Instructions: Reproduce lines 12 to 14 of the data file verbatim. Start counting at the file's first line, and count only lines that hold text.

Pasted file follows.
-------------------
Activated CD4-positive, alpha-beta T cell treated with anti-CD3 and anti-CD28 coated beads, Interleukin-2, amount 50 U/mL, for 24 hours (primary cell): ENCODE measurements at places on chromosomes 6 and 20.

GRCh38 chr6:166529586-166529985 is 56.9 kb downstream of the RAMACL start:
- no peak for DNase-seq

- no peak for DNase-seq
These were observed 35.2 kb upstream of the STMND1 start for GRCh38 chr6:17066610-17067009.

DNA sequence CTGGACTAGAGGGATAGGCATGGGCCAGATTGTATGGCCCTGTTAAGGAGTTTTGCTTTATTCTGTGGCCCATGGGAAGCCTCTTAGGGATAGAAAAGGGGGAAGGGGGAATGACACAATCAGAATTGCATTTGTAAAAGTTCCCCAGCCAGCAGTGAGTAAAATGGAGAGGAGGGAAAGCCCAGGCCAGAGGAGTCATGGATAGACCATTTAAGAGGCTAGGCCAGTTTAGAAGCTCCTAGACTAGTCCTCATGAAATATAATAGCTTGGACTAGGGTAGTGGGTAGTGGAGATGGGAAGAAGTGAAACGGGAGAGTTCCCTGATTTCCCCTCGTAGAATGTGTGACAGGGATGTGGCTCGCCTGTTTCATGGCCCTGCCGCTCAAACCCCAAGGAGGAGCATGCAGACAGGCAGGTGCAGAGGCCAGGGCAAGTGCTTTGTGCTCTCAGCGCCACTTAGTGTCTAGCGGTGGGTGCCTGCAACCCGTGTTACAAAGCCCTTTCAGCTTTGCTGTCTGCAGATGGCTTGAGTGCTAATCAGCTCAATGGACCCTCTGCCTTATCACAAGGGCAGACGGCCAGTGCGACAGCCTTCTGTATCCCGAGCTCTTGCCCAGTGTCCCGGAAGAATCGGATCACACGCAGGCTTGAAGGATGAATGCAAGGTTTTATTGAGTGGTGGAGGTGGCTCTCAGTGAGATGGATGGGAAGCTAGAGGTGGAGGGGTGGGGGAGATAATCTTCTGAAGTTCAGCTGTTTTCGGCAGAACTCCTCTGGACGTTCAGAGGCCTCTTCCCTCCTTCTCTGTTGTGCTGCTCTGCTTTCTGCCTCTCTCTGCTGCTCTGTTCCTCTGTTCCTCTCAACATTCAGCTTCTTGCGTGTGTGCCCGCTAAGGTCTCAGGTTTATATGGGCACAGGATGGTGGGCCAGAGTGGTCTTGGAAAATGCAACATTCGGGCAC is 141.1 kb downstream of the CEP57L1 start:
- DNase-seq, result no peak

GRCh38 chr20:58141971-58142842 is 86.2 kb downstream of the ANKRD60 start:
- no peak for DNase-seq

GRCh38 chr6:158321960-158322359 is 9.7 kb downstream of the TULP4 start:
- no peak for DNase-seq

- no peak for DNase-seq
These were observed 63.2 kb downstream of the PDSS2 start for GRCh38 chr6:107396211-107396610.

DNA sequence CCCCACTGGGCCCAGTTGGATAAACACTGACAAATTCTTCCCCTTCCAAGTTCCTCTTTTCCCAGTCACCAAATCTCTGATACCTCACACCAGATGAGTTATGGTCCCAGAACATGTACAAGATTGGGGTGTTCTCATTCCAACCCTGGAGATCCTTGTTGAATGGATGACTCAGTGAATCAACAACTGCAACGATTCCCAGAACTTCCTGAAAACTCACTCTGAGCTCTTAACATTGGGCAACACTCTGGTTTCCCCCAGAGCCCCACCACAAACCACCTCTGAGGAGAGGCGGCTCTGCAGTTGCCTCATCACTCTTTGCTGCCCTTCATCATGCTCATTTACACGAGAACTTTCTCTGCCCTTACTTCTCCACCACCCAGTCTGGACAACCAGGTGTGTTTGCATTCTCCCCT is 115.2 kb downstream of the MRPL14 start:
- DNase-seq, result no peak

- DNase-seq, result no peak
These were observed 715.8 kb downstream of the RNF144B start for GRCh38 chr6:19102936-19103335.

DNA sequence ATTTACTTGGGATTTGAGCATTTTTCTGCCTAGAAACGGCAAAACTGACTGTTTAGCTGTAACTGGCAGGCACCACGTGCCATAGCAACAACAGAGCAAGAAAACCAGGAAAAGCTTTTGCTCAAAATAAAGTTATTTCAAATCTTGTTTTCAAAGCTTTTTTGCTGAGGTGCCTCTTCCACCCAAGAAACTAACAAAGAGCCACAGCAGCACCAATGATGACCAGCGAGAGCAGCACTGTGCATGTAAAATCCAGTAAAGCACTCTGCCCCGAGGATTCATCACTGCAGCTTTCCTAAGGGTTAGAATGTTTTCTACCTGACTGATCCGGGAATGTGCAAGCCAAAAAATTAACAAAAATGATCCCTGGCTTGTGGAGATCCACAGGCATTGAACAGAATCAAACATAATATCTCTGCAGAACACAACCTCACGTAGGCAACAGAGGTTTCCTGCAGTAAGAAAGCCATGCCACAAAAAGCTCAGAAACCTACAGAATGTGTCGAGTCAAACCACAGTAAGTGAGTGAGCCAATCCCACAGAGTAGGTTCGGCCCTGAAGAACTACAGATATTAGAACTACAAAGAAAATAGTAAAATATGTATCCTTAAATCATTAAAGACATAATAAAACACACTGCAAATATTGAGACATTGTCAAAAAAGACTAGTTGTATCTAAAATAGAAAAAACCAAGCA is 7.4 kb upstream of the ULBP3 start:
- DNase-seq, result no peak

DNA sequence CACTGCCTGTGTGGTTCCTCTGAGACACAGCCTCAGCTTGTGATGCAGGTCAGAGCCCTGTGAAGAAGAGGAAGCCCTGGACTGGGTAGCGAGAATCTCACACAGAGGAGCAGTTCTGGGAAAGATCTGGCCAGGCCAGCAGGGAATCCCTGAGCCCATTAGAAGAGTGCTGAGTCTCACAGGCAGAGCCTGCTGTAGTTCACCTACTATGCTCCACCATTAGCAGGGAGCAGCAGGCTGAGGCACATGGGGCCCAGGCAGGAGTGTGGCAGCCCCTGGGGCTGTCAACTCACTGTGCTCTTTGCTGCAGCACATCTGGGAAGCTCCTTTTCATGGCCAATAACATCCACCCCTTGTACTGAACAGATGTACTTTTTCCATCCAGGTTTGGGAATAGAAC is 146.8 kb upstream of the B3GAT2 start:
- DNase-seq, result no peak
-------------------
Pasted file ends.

- no peak for DNase-seq
These were observed 63.2 kb downstream of the PDSS2 start for GRCh38 chr6:107396211-107396610.

DNA sequence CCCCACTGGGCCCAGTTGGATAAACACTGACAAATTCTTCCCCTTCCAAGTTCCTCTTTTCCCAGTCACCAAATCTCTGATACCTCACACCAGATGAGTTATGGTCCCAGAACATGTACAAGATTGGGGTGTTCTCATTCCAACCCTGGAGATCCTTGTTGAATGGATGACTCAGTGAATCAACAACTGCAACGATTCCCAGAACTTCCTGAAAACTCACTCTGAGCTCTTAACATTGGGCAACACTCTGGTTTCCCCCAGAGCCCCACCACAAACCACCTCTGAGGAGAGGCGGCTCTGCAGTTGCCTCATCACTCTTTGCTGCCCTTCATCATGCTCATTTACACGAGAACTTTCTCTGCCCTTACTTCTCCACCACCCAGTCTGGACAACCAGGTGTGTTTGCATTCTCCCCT is 115.2 kb downstream of the MRPL14 start: